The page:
Offenders In “Lesser Homicide” Cases May Challenge “No Parole” Terms


Attorneys for juvenile offenders sentenced to life in prison without parole (LWOP) for a killing that was not first-degree murder may argue that the logic and language of yesterday’s Supreme Court ruling on LWOP readily extend to cases involving lesser homicides, says Ohio State University law Prof. Doug Berman.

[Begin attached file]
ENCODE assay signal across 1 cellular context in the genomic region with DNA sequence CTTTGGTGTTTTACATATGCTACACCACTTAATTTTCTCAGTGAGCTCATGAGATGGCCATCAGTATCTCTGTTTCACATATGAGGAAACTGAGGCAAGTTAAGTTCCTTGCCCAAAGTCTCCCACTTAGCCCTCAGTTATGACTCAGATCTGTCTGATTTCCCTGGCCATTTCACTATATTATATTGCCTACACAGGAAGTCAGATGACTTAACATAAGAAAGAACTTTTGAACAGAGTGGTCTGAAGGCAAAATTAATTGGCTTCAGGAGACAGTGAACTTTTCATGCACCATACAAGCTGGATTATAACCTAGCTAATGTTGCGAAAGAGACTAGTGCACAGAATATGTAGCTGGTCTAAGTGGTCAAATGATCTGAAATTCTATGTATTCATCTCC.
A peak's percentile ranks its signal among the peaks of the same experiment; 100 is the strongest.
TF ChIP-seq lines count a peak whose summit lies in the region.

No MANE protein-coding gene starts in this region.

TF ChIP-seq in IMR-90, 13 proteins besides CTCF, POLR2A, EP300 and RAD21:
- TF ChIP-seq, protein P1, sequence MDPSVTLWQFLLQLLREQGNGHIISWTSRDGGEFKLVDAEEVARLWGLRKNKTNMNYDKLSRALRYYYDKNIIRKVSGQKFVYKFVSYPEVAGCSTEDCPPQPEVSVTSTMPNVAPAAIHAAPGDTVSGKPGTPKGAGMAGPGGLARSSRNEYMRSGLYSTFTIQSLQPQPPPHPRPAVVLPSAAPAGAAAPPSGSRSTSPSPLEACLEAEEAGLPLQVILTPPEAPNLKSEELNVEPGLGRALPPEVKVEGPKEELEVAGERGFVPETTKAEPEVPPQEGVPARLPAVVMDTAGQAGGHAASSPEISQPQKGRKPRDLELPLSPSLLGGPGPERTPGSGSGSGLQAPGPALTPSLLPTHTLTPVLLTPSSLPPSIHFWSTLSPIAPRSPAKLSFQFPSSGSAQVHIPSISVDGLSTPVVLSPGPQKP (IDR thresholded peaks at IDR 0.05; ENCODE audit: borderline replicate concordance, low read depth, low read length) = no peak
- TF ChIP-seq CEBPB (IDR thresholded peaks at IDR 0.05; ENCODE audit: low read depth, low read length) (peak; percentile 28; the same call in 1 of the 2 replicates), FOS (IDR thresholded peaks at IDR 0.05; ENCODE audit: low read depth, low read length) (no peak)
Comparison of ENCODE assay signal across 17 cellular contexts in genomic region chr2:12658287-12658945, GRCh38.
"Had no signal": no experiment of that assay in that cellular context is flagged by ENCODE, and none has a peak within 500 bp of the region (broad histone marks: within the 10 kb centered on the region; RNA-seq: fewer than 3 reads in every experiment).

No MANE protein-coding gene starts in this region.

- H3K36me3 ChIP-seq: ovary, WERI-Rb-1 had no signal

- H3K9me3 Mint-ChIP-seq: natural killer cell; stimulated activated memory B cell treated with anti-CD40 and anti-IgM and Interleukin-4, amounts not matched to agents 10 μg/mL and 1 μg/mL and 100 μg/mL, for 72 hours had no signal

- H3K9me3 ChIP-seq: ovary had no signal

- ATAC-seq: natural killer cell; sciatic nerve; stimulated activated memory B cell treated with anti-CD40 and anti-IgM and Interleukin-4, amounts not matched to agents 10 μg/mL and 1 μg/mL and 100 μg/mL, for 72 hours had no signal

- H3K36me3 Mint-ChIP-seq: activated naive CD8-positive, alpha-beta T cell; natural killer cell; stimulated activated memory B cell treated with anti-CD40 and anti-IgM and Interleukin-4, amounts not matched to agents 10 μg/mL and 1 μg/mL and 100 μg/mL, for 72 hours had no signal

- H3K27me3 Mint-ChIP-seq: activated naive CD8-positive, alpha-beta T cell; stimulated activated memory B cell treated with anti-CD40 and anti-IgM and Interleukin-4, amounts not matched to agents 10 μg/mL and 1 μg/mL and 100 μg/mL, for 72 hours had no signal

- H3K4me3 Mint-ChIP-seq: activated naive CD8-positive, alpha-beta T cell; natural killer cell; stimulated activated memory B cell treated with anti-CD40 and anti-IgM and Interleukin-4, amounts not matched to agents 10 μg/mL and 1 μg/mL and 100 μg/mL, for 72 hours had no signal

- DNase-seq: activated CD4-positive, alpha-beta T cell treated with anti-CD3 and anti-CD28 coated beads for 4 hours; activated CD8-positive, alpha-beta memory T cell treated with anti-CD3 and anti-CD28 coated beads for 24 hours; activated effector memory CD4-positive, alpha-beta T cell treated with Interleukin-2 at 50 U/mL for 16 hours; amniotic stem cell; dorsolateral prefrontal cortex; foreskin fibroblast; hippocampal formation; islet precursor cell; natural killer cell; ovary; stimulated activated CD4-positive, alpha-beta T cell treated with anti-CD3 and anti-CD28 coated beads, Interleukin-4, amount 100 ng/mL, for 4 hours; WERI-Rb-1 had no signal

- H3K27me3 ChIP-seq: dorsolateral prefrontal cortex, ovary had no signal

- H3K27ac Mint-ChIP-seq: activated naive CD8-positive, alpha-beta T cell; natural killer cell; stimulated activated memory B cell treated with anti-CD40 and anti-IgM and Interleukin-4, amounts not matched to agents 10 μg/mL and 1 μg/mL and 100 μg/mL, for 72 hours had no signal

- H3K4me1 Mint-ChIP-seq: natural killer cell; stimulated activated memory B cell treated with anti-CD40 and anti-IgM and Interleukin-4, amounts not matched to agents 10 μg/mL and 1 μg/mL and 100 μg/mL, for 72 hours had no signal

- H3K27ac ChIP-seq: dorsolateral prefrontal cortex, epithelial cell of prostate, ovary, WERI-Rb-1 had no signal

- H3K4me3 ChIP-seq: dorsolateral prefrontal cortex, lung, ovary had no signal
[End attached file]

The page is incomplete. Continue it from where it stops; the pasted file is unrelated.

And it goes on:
Berman speculates that the high court handed down its LWOP opinion on the same day as one that “sexually dangerous” perisoners can be locked up indefinitely for public relations reasons, so that the public would think “the Supreme Court is being pretty sensible” in the sex offender case before learning that teenagers cannot be “locked up for life with no chance of parole if they haven’t killed anyone.”

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